Finally, the cattle-human comparative map (Figure 3) of the defined chromosomal region on BTA6 was generated by aligning the RH map established in this study with the orthologous region of HSA4 taking the human genome sequence assembly as a reference. Physical map positions of human genes and ESTs for the construction of the comparative chromosomal map based on the coordinates of the human genome sequence (NCBI build 35.1). For comparison of the chromosomal organization of BTA6 to equivalent chromosomes from other species, gene mapping information of genes on orthologous chromosomal regions [mouse chromosomes 5, 6 and 3 (MMU5, 6, and 3; NCBI build 34.1), rat chromosomes 14, 2, and 4 (RNO14, 2, and 4; NCBI build 3.1), dog chromosomes 3, 13, and 32 (CFA3,13 and 32, NCBI build1.1), and chicken chromosome 4 (GGA4, NCBI build 1.1)] was retrieved from the species genome sequence maps available at the NCBI mapviewer database [33]. The comparative map displaying the gene order in the orthologous chromosomal regions cross-linking our bovine comprehensive 12 k WG-RH map of BTA6 and corresponding chromosomes from multi-species genomes is presented in Figure 3.
Figure 3

Comparison of gene order on the 12 k WG-RH map of BTA6 with the gene architecture on syntenic chromosomal regions of human, mouse, rat, chicken, and dog. For comparison of gene positions mapped on the BTA6 12 k WG-RH map with corresponding genome map positions on orthologous chromosomal regions of human, mouse, rat, chicken, and dog, gene mapping information was retrieved from the species genome sequence maps available at the NCBI mapviewer database [33]: human chromosome 4 (HSA4, NCBI build 35.1), mouse chromosomes 5, 6, and 3 (MMU5, 6, and 3; NCBI build 34.1), rat chromosomes 14, 2, and 4 (RNO14, 2, and 4; NCBI build 3.1), dog chromosomes 3, 13, and 32 (CFA3,13 and 32, NCBI build1.1), and chicken chromosome 4 (GGA4, NCBI build 1.1). Horizontal black lines on species sequence maps indicate positions of loci on the chromosomes, black blocks on the maps represent high gene density gene-covered intervals. Loci with close mapping positions are depicted in boxes. Distances of loci on sequence maps of human, mouse, rat, dog, and chicken are based on identical Mb scale. Distances on the BTA6 12 k WG-RH map developed in this report are given in cR. Different colored blocks and lines indicate regions of interchromosomal breaks observed between HSA4 and syntenic multi-species chromosomes. White blocks on GGA4 indicate chromosomal regions syntenic to other human chromosomes.


The high-resolution 12 k WG-RH map for BTA6 and comparison with genetic and physical maps

High-resolution comparative mapping in combination with sequencing information can be utilized efficiently not only to create a sequence-ready chromosome map, but also to contribute to the selection of positional and functional candidate genes within chromosomal regions containing genetic variability affecting phenotypes of physiological and economic importance in cattle. For targeted comparative mapping studies in species with lacking or incompletely annotated genomes like the bovine, the availability of the complete architecture of human and mouse genomes provides an excellent resource employing the information from gene-rich maps of the human and mouse genomes in combination with high-resolution synteny RH mapping. This strategy was applied in our study on BTA6 to powerfully accelerate the research on genes associated with QTL for lactation and growth related traits mapped on this chromosome.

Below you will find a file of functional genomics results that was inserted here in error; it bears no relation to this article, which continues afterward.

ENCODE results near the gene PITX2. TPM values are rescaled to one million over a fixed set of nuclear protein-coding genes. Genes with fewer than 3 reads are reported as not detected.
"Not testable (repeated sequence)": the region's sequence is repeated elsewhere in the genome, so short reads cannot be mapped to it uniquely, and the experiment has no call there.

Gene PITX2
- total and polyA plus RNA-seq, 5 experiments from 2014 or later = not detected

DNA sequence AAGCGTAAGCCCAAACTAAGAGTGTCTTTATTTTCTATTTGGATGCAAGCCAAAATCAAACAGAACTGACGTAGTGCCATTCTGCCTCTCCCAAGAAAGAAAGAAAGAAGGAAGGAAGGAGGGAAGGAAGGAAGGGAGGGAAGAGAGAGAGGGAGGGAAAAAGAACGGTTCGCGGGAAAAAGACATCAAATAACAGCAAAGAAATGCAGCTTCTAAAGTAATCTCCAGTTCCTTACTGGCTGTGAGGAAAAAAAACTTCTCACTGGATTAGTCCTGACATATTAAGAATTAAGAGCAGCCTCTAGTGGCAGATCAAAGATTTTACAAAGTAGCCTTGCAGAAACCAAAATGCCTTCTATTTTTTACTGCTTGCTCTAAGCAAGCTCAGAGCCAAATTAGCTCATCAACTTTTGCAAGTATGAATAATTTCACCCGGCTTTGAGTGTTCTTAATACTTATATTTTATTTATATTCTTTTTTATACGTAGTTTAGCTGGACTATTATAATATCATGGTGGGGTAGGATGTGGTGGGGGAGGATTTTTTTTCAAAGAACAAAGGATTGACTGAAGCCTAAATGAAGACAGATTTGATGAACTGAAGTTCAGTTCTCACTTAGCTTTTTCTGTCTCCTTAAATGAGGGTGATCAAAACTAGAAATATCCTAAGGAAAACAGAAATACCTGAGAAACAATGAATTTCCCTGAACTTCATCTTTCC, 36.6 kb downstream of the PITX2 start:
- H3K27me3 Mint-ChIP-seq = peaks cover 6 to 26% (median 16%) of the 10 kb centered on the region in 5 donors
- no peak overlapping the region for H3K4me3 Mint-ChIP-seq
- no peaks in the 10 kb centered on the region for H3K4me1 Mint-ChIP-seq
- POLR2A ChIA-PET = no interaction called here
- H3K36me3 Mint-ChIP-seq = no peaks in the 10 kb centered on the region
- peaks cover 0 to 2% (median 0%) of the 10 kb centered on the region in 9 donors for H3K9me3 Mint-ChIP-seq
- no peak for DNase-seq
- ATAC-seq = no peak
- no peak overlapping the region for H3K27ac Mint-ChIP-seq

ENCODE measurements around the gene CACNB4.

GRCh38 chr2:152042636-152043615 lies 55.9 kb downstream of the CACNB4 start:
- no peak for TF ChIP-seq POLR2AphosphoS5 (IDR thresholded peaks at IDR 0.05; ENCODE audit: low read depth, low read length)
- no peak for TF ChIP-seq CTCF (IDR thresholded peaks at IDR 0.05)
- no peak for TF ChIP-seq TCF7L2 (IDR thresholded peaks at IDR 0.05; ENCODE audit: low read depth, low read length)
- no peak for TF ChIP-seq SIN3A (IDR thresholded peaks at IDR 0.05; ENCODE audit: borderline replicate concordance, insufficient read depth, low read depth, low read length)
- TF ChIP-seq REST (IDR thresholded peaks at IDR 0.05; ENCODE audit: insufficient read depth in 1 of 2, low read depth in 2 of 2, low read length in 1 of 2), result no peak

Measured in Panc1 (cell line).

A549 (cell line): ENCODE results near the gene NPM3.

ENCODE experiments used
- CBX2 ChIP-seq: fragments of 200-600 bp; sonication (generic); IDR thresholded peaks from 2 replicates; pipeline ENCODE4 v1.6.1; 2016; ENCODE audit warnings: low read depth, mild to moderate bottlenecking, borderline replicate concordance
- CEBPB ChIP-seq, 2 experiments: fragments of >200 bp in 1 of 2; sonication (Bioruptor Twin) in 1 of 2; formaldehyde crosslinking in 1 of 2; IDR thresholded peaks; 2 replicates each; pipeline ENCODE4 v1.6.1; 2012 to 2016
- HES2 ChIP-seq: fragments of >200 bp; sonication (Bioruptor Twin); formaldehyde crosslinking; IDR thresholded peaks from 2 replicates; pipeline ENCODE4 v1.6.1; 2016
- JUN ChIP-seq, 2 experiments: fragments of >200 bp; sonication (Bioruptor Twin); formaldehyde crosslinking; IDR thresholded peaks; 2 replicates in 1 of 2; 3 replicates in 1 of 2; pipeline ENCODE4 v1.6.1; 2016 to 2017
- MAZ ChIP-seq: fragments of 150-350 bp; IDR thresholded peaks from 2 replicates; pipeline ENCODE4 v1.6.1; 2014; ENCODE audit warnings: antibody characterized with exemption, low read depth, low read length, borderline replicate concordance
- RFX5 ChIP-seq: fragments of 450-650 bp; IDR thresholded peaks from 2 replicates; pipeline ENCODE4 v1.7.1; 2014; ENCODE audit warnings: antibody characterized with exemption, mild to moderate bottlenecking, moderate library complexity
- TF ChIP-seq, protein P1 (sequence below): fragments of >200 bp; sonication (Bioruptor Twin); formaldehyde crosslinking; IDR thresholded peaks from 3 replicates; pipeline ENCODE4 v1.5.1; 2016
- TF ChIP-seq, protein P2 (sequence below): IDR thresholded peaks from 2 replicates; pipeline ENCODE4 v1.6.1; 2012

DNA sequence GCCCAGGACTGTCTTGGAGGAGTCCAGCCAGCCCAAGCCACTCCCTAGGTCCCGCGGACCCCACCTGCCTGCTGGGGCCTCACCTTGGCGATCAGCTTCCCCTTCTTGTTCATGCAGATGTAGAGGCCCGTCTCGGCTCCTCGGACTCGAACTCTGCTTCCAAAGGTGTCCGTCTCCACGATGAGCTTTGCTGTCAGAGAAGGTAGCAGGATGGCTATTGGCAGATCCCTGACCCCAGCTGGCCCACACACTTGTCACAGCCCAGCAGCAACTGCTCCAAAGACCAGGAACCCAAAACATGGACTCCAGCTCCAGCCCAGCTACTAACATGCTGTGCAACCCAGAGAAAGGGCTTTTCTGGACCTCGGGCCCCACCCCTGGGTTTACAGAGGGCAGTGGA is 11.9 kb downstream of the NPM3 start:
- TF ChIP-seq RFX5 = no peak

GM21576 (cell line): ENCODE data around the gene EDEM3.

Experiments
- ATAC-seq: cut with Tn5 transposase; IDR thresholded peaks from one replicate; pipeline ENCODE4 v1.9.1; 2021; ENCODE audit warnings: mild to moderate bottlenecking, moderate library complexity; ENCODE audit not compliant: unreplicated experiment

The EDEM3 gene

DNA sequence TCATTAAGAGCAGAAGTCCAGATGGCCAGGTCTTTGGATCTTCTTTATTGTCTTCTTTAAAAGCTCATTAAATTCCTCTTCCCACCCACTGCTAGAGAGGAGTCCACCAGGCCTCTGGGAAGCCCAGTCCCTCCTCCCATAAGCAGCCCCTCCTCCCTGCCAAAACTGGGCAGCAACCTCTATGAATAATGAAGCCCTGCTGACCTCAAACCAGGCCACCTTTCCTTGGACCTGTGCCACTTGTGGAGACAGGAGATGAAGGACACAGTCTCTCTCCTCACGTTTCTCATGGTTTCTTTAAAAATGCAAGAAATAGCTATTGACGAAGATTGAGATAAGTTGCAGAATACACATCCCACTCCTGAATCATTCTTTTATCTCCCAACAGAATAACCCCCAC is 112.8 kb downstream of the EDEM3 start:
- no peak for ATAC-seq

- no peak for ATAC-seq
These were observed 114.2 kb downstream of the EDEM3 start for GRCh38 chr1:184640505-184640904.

The resolution and gene density of the current whole-genome cattle RH maps [6, 20, 21, 34] is often inadequate either to support the assembly of the bovine genome sequence or for the molecular dissection of complex traits in cattle. On BTA6, the proportion of bovine genes that have been mapped is relatively small and unevenly distributed. To overcome these limitations and to construct an improved gene-based map, our aim was to enrich previous marker-dominated maps by integrating available information from anchored genes and by filling in with targeted selected loci to bridge existing gaps. Therefore, comparative alignment of the human sequence of the orthologous chromosome was utilized for in silico identification of bovine ESTs specific for the selected chromosome region of BTA6. Furthermore, an increase in density of loci on the BTA6 RH map was achieved by targeted integration of novel markers from a microdissection library [35] and the high-density bovine genetic map [25], particularly in intervals with poor marker coverage.

Out of a total of 237 loci, 234 loci were used to construct an integrated RH map of high-resolution for the targeted chromosomal region of BTA6 using a 12 k WG-RH panel. The average retention frequency of 237 BTA6 loci typed was 15.2 %. This value is in the same magnitude as the frequencies of 16 % found for BTA6 loci in the bovine 5 k WG- RH panel [21] and 15.2 % reported in the 7 k WG-SunbRH panel [6].

Using RH analysis we have included known genes and ESTs from currently available BTA6 maps and added a total of 63 novel genes and ESTs accurately in relation to the position of known loci onto the map. Hence, the density of genes and ESTs integrated on our RH map exceeds the density on available bovine genetic and physical maps of the respective region of BTA6 substantially.